If you’ve recently noticed that your gums bleed while brushing or flossing your teeth, you might be surprised to learn that you are one of the millions of Americans who suffer from gum disease. Ranging from minor cases such as gingivitis to more advanced stages known as periodontitis, gum disease therapy in Medford can help you get your oral health back on track. Find out what a dentist has to say about this disease and how it can affect more than just your oral health.
Why Would I Need Gum Disease Therapy?
One of the most common oral health problems among adults in the United States is gum disease. Also known as periodontal disease, it affects millions and can wreak havoc on more than just your oral health.
When your gums become red and inflamed, and your teeth experience sensitivity to hot or cold temperatures, you are in need of gum disease therapy. Why? Because an infection has set in and if left untreated, it can spread and enter the bloodstream and lead to a heart attack or stroke.
Gum disease appears in two stages: gingivitis and periodontitis. When bacteria builds around the gum line, your dentist in Medford can thoroughly clean your teeth and gums to remove any plaque and tartar buildup. With good oral hygiene habits practiced at home, it can be reversed. However, once the plaque spreads beneath the gum line, it can create pockets where bacteria and food particles can become trapped. This can result in bone and tooth loss.
At this point, it will be necessary for you to receive gum disease therapy, which includes scaling and root planing. This nonsurgical treatment removes bacteria from around the gum line and smooths out the tooth’s root to prevent inflammation and infection from returning.
How Can Gum Disease Affect My Overall Health?
On average, one American will die from a stroke every four minutes. Why is this important when discussing gum disease? The reason is that when bacteria and plaque enter the bloodstream, it can begin to harden your arteries and you’ll experience vascular inflammation.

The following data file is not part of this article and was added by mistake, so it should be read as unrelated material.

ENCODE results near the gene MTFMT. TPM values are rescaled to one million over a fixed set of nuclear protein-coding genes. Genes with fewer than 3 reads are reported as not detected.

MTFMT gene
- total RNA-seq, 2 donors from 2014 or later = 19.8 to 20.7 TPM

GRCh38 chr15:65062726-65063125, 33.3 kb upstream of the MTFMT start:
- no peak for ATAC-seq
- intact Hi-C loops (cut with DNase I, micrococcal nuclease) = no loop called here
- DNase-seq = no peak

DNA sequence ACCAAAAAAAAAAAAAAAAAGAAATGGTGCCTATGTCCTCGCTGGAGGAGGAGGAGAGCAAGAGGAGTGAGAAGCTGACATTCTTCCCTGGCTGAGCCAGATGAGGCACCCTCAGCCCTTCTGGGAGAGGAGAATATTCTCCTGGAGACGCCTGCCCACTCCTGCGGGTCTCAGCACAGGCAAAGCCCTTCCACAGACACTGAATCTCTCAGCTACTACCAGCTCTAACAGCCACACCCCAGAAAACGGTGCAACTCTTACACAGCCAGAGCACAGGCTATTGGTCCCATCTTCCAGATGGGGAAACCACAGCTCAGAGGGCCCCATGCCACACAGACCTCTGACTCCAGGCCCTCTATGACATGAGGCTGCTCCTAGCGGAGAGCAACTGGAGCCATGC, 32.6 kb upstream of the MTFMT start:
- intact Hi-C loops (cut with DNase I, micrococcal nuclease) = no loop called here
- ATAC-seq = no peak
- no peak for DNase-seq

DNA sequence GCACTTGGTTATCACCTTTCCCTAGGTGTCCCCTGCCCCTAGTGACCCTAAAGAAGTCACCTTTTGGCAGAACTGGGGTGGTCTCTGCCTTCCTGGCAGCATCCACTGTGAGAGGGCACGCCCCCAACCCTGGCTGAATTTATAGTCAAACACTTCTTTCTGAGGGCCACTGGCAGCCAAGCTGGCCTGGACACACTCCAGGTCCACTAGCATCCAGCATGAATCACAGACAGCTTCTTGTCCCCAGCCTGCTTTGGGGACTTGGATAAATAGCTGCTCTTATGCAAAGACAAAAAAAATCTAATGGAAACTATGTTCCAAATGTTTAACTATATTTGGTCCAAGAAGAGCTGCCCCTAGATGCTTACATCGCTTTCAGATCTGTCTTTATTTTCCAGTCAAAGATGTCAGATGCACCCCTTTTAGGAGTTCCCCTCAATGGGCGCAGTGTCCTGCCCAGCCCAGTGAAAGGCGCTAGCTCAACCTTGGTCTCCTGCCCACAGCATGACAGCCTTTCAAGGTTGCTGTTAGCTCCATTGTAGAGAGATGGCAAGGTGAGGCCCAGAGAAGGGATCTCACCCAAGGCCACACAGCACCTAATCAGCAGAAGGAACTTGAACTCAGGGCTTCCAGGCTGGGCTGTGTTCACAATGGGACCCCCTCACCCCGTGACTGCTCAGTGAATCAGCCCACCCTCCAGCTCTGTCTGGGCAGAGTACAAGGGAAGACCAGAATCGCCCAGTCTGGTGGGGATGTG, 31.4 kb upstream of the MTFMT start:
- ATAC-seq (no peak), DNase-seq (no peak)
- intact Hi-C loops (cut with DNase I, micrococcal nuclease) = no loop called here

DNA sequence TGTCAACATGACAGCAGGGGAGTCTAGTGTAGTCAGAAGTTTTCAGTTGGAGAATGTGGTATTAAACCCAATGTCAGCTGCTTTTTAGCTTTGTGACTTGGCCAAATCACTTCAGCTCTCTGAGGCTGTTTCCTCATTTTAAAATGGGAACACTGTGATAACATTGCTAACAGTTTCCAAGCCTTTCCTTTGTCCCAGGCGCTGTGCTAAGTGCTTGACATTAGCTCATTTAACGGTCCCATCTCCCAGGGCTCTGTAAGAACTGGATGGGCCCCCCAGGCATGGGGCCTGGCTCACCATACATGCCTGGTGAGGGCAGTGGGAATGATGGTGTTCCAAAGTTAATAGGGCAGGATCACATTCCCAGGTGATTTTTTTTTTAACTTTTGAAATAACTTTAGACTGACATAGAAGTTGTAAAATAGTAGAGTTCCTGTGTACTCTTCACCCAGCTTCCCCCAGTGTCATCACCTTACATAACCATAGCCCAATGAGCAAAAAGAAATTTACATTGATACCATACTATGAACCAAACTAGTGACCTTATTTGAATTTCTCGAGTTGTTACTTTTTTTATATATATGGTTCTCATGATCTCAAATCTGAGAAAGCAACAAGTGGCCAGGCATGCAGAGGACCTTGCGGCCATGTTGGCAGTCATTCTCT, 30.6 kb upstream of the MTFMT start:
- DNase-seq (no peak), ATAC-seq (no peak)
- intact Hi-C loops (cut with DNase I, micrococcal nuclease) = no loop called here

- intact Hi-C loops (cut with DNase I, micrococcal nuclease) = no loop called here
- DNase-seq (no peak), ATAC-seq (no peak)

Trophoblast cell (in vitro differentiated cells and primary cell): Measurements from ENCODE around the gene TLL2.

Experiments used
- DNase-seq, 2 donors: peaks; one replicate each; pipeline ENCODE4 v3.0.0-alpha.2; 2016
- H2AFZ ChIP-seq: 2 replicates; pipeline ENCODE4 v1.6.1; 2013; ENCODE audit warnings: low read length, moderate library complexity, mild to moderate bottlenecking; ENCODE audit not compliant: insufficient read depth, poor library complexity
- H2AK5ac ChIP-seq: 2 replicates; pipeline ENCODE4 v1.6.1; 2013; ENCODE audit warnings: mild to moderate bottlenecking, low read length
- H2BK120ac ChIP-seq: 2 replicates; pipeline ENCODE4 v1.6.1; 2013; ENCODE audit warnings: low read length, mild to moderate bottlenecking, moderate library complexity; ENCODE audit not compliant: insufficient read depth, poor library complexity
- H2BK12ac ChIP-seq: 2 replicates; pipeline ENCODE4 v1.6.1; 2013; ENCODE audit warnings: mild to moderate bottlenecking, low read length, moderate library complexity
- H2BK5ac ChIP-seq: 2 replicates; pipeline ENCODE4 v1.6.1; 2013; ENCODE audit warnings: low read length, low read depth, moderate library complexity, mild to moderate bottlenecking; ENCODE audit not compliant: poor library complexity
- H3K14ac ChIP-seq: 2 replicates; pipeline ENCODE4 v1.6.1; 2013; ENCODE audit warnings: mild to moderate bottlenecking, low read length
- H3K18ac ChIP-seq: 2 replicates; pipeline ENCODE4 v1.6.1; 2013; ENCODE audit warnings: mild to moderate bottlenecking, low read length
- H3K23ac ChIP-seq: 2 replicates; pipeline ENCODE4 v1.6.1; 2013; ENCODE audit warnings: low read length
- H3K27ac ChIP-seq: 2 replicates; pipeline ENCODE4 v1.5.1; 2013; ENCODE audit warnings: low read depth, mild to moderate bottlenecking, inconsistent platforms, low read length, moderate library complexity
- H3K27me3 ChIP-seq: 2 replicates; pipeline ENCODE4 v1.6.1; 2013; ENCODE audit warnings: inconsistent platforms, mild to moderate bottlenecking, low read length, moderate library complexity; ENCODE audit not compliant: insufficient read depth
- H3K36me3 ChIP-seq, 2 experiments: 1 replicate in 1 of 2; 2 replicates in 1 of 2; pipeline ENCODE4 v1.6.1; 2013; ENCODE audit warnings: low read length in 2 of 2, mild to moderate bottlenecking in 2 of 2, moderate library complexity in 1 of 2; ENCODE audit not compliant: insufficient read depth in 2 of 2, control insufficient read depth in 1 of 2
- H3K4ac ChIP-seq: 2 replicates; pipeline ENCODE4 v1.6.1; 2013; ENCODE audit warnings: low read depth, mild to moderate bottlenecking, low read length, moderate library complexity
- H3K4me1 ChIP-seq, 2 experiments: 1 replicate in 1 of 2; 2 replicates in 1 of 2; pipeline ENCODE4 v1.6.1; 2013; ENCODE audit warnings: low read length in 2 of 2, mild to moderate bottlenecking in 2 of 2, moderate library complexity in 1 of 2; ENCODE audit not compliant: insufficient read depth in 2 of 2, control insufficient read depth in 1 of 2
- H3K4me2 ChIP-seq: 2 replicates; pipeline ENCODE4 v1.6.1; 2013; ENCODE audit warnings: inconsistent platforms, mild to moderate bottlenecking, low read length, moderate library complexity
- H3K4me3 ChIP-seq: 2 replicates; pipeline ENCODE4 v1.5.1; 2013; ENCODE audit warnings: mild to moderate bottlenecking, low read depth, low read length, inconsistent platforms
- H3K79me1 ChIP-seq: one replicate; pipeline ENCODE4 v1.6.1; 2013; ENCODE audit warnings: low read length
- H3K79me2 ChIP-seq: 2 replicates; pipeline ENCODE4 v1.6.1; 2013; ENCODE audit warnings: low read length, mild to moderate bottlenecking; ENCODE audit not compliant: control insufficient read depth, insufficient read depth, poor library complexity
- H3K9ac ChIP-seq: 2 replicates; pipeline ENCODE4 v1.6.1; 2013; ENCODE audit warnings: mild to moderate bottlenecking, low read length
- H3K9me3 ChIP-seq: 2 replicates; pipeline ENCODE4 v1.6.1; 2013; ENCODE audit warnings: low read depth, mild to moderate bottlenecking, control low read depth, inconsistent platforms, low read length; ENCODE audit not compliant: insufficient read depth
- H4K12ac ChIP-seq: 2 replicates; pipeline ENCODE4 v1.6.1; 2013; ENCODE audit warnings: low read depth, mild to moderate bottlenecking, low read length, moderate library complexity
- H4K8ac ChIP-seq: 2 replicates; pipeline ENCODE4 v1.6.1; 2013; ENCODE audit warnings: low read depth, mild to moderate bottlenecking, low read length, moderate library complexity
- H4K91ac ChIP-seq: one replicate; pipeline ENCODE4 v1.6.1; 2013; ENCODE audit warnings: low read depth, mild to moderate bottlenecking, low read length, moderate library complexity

Acute cerebrovascular ischemia is a condition in which there is insufficient blood flow to your brain. When an individual suffers from this particular condition, it increases the risk of oral infection. Also, if you suffer from oral inflammation, you are at greater risk for a systematic disease such as a stroke.
Systematic diseases weaken your immune system, which can make it harder for your body to combat the inflammation and infection that come with gum disease.
How Can I Prevent Gum Disease?
Preventing gum disease is easy. All you have to do is the following:
- Brush your teeth twice a day for two minutes and floss once a day (at least).
- Rinse with an antiseptic mouthwash to flush out any leftover bacteria or food particles missed by brushing or flossing.
- Use fluoride toothpaste to help strengthen your enamel and protect against tooth decay.
- Use a tongue scraper or your toothbrush to clean your tongue, cheeks, and the roof of your mouth.
- Avoid tobacco products, and don’t smoke.
Whether you’ve received gum disease therapy or not, it’s also important to keep your regularly scheduled dental visits with your dentist in Medford. This, along with the tips mentioned above, will ensure your teeth and gums stay healthy and clean.
About the Author
Dr. Gary Rosenfeld completed his doctorate at Columbia University Dental School in 1984 before completing a General Practice Residency at Sea View Hospital on Staten Island. Dr. Rosenfeld and his team at Island Daily Dental Care want to help you achieve optimal oral health, which means offering periodontal therapy should you learn you have gum disease. To find out how he can help you, visit our website or call (631) 286-9000.